SCHOOLS would be forced to banish added sugar and restrict unhealthy food if a new bill goes ahead.

Layla Moran is set to introduce a bill in Parliament today, in a bid to improve the nutritional quality of school meals.

The Oxford West and Abingdon MP, who is a school governor and former teacher, hopes it could tackle issues of obesity and poor health among pupils.

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Named the School Food Bill, it would require all food in publicly-funded schools to be free of added sugar by 2022.

It would also enforce further restrictions on the serving of foods high in fat, salt or sugar.

The bill would make all state schools, including academies and free schools, legally obliged to follow its standards.

According to Ms Moran, academies and free schools are not under any statutory obligation to do so.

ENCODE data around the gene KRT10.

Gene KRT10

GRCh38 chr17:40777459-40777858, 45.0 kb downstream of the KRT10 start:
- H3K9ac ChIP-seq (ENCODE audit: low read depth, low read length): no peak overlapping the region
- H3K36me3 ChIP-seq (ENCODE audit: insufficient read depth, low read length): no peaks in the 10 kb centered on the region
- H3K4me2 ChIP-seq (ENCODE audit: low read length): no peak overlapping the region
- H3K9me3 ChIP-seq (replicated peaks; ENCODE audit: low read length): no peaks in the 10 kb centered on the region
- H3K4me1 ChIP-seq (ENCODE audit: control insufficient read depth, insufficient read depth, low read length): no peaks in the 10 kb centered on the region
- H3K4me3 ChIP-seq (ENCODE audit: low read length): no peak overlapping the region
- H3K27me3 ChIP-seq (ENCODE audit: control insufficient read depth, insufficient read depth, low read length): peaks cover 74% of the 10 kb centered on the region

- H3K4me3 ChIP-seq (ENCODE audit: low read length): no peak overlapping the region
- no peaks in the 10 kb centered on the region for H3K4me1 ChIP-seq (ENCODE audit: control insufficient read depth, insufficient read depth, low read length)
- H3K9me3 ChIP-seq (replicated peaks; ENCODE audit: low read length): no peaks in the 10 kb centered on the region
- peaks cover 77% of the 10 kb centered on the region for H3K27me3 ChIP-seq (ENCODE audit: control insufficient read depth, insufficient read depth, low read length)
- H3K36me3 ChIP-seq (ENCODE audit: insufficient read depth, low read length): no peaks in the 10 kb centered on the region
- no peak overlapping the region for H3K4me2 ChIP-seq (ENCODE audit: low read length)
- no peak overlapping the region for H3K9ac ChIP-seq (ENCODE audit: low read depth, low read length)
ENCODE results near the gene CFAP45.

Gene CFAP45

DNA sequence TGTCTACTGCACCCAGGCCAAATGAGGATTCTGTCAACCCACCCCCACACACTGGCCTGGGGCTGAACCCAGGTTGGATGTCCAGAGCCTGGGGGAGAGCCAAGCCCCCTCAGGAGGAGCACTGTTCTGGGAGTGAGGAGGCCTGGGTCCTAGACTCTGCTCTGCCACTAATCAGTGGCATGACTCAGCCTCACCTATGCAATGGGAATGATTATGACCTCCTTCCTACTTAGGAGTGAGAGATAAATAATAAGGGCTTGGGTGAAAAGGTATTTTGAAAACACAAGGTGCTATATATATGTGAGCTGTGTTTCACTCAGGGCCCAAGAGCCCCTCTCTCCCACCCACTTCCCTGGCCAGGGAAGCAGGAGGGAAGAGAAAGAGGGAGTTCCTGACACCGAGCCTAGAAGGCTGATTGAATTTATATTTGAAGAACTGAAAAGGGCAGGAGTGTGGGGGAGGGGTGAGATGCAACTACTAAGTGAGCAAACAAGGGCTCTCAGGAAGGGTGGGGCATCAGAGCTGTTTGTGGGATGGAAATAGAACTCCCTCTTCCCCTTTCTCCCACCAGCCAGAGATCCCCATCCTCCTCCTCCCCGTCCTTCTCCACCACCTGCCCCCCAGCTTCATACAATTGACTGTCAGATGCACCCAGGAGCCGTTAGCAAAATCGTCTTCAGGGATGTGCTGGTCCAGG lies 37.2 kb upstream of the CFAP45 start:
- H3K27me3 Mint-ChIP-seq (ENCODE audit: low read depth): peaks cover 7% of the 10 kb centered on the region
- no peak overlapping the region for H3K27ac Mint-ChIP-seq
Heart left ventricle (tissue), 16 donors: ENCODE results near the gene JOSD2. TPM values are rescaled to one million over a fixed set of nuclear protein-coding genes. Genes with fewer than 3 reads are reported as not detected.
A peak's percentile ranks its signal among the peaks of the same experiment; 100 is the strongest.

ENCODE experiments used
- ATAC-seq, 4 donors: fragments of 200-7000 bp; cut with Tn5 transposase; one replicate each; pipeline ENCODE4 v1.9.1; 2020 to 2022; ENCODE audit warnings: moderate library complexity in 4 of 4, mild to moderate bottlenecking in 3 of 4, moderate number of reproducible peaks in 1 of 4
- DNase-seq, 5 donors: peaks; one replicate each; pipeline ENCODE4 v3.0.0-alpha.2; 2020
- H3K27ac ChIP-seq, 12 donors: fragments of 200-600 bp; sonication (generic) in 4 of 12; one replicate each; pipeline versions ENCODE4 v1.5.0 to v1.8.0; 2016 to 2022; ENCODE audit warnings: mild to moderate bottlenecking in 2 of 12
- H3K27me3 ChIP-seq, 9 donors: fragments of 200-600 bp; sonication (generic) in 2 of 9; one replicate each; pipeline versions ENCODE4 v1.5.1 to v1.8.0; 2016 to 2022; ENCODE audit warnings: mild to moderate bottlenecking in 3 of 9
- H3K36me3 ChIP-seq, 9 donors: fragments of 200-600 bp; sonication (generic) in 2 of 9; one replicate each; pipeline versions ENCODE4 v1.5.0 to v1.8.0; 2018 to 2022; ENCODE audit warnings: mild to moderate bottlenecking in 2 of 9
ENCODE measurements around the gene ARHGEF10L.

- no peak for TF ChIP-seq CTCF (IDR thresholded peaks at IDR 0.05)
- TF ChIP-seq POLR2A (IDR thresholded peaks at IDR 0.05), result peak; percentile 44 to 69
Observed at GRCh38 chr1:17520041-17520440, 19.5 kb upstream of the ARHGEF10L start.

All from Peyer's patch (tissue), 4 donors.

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She said: "The School Food Bill represents a step-change in healthy eating in schools.

"Childhood obesity and poor dental health, to name two key problems, can be significantly improved by making simple changes to the regulations on school food.

"We want to see schools place a greater emphasis on preparing children for life, and healthy eating is an essential part of that."

The bill would amend the School Food Regulations of 2014, introducing stricter rules for all state schools to stick to.